Whenever Jamey Stegmaier releases a new game, it's an event. Love or hate his designs, you must respect the amount of passion and production he puts into his company and his board games.
Imagine you're in the produce section, and you've picked up 5 tomatoes, but you notice one has teeth marks. Gross. But that's OK, return it and get another one. Now you notice another one is still green. You exchange that one too. These 5 tomatoes now look great, except for this last one.
It's only giving you 10 victory points.
Red Rising taps into the same mindset.
You start the game with a hand of five cards. These cards have a base victory point value, an action when you play them, and an end game objective, which if you complete, gives you more victory points.
On each turn you'll play a card to a location on the board, use the card's action, and pick up another card from different location. Gaining the benefit of the location.
Of the four locations you'll either pick up the sovereign token, or gain a resource: helium, influence, or fleet track advancement. All of these increase your score in various ways, but their main purpose is to drive you to the end of the game. Because when someone gets 7 of two, or 3 different people get 7 of each, then after you ensure everyone has the same amount of turns; the game is over.
That's everything you need to know, as all the complexity of Red Rising is in the card's abilities, and end game objectives.
Give and Take
Usually in combo building games you start with a hand of cards, and don't really know where the future is going to take you, or what combinations will be revealed throughout the game. Red Rising dumps these card combinations on you at the start like a dinner plate from an angry 1950's housewife. Creating an initial pause at the beginning of the game while everyone figures out all the cards they're holding, and those on the market.
From then on, the game flows.
It's like those stories where someone starts with a paperclip, and over time they keep trading up until they've got a car, or an office space. Where each card in your hand you're evaluating it against what's in the market. There's a lot that goes into this decision. The main one being whether or not the card will give you more points.
Sounds easy, but isn't so straightforward.
For example, you might pick up the Reporter, which is worth a meagre 6 victory points by itself. But if you have the most Helium at the end of the game, it'll blossom into 35 victory points. Now you need to ask yourself, who has the most Helium? And will it be me by the end of the game?
This is such a captivating decision to make, and you're making it for every card in your hand. It's laden with risks and your answers change frequently based on the state of the board. It also makes you feel great because every time you act on your decisions it feels like you're trading upwards.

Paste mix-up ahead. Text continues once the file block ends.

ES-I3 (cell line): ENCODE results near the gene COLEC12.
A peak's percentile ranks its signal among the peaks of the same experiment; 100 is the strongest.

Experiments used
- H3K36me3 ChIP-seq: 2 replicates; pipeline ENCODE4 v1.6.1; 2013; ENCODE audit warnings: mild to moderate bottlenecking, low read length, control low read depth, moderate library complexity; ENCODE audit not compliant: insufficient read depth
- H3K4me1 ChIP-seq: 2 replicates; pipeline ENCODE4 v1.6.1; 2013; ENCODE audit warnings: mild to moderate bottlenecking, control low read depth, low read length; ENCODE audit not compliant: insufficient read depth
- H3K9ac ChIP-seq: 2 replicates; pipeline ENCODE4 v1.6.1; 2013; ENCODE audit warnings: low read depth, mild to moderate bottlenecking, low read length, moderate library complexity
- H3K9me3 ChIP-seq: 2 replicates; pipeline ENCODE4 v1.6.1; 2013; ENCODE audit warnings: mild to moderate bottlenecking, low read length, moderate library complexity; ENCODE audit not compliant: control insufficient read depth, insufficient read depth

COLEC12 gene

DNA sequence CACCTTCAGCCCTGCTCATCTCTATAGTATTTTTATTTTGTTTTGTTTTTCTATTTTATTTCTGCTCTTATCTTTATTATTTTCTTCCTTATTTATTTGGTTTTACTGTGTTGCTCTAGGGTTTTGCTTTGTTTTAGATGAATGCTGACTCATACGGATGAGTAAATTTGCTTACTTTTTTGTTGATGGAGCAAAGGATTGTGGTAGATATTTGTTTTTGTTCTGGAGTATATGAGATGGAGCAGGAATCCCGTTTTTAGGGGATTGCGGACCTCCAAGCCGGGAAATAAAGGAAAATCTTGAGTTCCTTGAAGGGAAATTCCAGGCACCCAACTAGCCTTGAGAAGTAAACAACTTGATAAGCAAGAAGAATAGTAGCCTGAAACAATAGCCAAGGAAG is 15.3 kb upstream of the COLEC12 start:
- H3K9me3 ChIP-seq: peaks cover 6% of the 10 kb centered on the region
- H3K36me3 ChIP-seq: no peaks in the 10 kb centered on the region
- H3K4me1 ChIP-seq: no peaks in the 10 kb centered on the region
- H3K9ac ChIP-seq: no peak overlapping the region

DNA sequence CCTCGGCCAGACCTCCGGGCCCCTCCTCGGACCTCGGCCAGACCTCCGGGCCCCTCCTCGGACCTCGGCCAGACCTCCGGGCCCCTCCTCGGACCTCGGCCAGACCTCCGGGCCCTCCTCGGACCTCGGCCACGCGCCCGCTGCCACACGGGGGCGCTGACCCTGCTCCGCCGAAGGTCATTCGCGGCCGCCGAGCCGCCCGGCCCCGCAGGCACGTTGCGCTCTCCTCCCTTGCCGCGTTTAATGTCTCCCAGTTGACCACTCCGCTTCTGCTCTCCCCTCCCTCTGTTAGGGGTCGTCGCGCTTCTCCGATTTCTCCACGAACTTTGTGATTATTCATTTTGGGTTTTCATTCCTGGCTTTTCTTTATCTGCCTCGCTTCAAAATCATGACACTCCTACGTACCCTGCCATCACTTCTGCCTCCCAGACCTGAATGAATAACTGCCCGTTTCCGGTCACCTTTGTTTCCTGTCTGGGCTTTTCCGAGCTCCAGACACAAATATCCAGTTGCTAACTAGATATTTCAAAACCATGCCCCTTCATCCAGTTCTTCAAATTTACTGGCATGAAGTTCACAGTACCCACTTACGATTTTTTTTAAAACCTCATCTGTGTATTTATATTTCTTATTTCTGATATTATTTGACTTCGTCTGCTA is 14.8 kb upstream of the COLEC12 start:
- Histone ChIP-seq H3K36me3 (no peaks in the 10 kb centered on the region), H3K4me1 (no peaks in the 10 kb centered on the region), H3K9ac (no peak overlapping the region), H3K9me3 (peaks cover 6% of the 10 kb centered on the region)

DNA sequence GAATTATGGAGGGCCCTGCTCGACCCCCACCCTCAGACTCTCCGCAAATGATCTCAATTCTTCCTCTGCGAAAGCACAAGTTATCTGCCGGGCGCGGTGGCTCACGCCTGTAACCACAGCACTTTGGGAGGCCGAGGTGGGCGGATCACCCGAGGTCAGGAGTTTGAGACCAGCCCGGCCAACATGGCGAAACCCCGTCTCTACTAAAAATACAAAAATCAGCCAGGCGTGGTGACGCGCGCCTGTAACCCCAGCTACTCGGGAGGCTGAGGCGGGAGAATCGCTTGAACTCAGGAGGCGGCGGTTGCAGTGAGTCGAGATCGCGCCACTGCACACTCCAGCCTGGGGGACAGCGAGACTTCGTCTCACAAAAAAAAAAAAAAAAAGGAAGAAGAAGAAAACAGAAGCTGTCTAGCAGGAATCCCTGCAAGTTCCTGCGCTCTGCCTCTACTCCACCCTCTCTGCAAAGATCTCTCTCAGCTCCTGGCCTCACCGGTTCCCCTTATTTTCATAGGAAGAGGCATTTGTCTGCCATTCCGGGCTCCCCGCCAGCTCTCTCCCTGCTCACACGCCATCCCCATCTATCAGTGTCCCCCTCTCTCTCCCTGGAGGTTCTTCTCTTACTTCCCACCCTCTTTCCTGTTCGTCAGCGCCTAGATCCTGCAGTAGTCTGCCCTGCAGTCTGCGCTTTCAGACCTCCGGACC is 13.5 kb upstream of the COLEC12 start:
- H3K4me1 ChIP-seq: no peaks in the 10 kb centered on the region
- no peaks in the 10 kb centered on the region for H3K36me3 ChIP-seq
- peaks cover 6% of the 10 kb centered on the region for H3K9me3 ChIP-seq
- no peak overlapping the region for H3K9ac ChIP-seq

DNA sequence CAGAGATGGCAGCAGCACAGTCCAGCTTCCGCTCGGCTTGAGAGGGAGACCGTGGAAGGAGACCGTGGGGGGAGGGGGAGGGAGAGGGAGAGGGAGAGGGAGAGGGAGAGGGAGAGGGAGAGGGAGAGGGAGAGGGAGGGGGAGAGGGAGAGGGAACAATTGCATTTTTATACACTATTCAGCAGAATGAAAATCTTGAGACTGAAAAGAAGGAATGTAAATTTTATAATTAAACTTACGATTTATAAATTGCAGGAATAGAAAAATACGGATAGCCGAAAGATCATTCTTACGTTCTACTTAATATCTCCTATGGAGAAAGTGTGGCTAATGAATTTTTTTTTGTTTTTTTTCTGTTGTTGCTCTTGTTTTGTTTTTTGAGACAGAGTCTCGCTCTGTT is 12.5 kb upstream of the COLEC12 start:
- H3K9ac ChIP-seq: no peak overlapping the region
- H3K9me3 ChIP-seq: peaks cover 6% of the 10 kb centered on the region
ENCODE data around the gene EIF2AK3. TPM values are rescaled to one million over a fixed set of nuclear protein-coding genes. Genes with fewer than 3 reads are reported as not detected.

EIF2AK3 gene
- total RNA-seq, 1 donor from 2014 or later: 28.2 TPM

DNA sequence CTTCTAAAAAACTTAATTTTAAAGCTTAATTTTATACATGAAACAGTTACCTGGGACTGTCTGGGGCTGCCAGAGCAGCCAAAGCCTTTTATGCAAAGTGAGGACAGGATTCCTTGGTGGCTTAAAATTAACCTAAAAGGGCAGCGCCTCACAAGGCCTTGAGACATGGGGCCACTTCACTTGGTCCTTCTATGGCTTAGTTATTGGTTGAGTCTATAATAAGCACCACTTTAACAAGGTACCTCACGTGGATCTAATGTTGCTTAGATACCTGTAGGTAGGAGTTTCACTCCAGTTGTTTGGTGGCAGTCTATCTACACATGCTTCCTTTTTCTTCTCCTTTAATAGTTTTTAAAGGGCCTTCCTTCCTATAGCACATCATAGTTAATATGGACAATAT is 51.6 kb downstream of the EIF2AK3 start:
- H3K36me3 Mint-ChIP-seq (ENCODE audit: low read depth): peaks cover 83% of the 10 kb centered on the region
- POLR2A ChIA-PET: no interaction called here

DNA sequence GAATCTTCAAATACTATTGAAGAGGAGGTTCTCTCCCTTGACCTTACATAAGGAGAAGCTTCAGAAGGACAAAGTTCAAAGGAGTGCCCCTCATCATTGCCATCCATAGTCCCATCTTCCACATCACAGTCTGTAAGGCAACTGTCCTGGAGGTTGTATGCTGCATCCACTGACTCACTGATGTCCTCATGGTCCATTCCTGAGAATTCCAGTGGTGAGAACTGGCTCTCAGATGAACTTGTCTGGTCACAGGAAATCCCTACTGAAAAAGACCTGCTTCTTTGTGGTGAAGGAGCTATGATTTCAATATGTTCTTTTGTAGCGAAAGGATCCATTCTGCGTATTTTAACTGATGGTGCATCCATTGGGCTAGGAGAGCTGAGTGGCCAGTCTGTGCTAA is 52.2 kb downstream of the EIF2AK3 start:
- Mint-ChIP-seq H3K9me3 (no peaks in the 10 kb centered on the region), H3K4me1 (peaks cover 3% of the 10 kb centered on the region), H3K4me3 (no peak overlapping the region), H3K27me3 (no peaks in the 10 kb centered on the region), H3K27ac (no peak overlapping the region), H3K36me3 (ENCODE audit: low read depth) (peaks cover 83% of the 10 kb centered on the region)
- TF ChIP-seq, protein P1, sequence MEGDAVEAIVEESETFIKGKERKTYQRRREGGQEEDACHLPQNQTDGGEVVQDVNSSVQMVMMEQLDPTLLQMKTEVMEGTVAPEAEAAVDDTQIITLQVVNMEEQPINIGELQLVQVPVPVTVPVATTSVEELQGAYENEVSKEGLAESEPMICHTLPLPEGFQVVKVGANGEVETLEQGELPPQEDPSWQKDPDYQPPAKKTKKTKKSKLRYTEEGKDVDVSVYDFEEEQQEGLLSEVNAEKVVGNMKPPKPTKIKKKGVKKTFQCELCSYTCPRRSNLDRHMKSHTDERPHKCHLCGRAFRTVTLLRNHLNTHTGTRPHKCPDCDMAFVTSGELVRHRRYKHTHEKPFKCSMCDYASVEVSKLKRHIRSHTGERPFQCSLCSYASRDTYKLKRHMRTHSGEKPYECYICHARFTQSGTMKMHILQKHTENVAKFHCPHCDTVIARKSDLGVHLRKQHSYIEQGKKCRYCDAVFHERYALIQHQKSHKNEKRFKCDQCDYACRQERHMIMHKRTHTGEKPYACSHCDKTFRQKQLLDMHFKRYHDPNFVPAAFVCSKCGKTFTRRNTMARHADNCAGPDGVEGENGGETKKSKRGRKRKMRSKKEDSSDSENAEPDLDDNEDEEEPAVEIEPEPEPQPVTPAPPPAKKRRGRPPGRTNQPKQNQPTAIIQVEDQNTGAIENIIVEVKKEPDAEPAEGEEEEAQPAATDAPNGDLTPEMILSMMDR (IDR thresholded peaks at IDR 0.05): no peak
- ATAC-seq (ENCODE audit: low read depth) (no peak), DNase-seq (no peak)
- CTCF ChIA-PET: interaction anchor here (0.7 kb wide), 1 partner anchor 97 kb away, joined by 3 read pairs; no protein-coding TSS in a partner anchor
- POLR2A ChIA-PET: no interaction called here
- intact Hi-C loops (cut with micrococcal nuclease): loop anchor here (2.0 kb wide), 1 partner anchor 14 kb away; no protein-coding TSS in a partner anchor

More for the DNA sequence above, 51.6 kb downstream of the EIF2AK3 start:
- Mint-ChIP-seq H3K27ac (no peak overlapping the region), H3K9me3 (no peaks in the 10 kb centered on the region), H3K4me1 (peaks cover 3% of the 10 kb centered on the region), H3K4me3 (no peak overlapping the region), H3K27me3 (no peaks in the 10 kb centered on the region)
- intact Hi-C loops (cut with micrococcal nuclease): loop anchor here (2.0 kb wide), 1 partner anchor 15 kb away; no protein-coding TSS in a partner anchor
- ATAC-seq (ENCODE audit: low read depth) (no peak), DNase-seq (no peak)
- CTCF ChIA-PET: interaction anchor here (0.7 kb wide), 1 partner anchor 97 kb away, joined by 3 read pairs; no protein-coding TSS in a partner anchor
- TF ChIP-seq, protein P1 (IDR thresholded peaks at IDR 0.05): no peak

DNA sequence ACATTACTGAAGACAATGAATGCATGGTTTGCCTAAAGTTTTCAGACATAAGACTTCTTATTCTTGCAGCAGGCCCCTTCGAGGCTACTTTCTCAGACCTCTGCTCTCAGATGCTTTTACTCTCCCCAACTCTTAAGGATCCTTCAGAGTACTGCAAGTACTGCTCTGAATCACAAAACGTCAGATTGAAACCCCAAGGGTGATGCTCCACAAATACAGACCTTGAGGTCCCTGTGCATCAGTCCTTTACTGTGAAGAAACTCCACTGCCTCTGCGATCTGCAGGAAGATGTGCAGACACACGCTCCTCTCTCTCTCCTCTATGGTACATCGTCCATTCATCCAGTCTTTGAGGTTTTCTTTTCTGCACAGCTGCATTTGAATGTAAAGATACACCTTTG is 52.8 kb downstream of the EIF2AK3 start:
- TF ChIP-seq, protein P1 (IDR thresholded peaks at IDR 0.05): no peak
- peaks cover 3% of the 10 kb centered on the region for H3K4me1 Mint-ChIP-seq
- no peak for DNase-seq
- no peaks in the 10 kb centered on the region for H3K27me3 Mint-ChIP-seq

I've traded up, now what?
You've entered the worst part of the game.
When you don't want to remove any cards from your hand. You are able to spend your turn drawing from the deck and placing a card on a location to take its action. This puts you one step closer to the end of the game, but it's terribly boring compared to the fun you were having less than 10 minutes ago. It's more than likely you'll be carrying out this type of turn for several rounds before end game is finally triggered.
It's then, and only then, that you find out how well you actually did.
I pinged Concordia a few weeks back because it provides no feedback on your moves. Red Rising is so much worse in this regard. Yes, you can tell if a trade you've done puts you in a better position. But with everyone else's hands hidden, there's no way of knowing how well you're doing against your opponents.
And you know I hate that.
This lack of transparency makes interactions between players feel unintentional at best, random at worst. If we take the example of the Reporter card before, someone else might interfere with that objective not because they know I have the card, but more likely because they have another card giving them bonus points for helium.
These incidental interactions left me wondering why I bothered playing the game with other people. It seems their only purpose is to put the game on a timer, and to affect a few of the objective cards.
Combine these problems with the random starting hands which can catapult or cripple your score, and it feels strikingly similar to Tapestry. Where the enjoyment comes from seeing what you're capable of doing, and if you try to play competitively, you're going to have a bad time.
It's a Stonemaier game
Unfortunately, because it's a Stonemaier game, the critics are already coming out of the woodwork. There's a lot of animosity towards this publisher purely because of their popularity, and how safe the designs are. Their catalogue never pushes the envelope, but are always good, well produced games.
I've already read some pieces which make a big deal of small issues. One of these gripes is the size of the deck. Which oddly enough, is something I enjoyed. The cards that came out of the deck shaped the game. And because of its size all of my games had a different flavour, where in some we would be battling for influence, in others we were card starved as the market got discarded.
That's beside the point, which is despite what's being said. Red Rising is another good, well produced game from Stonemaier Games. But those expecting something different, and something more, will be found wanting.
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